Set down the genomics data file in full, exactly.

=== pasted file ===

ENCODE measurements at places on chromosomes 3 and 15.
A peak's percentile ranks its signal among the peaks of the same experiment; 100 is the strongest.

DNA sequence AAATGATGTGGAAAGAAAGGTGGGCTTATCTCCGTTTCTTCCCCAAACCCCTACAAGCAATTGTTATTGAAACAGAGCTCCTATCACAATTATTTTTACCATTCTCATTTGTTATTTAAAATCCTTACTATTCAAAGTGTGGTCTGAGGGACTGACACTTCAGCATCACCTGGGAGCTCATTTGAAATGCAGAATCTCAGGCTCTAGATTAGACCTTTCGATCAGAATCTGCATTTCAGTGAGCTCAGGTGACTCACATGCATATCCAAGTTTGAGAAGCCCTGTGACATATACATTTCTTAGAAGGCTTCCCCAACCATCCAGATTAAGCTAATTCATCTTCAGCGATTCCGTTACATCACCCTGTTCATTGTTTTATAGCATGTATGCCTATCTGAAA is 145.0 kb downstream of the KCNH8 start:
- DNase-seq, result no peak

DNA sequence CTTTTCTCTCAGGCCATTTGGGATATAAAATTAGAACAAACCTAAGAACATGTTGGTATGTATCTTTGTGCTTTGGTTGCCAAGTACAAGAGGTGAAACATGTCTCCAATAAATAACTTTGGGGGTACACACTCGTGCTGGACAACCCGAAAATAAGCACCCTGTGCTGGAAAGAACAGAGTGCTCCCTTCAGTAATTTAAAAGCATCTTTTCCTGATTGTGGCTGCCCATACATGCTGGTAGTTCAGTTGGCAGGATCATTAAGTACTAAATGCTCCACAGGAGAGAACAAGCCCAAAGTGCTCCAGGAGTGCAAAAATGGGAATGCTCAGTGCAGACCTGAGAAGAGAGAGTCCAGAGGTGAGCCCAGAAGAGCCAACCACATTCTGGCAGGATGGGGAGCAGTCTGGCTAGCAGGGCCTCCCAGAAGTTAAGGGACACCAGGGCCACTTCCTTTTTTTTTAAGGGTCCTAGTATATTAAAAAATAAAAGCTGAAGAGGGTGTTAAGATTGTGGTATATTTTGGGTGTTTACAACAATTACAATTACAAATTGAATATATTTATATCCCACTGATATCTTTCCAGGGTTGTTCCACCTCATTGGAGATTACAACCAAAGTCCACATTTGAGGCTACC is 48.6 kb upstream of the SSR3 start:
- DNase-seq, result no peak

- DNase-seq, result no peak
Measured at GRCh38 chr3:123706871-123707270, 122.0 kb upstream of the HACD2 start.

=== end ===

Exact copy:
ENCODE measurements at places on chromosomes 3 and 15.
A peak's percentile ranks its signal among the peaks of the same experiment; 100 is the strongest.

DNA sequence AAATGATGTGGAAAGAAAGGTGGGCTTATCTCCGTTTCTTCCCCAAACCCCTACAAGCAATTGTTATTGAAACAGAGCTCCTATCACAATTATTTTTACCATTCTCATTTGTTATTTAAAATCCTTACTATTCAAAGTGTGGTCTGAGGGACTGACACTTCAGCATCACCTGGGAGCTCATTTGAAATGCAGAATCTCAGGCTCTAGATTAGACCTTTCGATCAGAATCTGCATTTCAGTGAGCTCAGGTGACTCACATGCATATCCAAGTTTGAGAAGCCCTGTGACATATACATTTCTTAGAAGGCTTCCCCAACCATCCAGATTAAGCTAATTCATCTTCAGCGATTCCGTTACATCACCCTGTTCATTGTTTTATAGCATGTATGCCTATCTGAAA is 145.0 kb downstream of the KCNH8 start:
- DNase-seq, result no peak

DNA sequence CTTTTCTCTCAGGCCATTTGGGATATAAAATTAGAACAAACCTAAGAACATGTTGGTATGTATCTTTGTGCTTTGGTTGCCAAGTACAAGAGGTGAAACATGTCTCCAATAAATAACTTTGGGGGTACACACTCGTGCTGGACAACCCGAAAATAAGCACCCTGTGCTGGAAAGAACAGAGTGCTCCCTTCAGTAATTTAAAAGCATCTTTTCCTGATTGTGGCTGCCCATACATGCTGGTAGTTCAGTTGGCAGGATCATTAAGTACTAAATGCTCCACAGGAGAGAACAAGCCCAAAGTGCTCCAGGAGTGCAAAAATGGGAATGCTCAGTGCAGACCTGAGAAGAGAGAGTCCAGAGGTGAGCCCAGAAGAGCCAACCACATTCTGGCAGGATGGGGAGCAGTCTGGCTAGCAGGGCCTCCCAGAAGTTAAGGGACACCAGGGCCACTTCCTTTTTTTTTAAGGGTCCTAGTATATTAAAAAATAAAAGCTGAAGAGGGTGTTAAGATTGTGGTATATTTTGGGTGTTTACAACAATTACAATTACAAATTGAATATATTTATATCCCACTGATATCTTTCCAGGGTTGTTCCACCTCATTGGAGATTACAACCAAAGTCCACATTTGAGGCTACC is 48.6 kb upstream of the SSR3 start:
- DNase-seq, result no peak

- DNase-seq, result no peak
Measured at GRCh38 chr3:123706871-123707270, 122.0 kb upstream of the HACD2 start.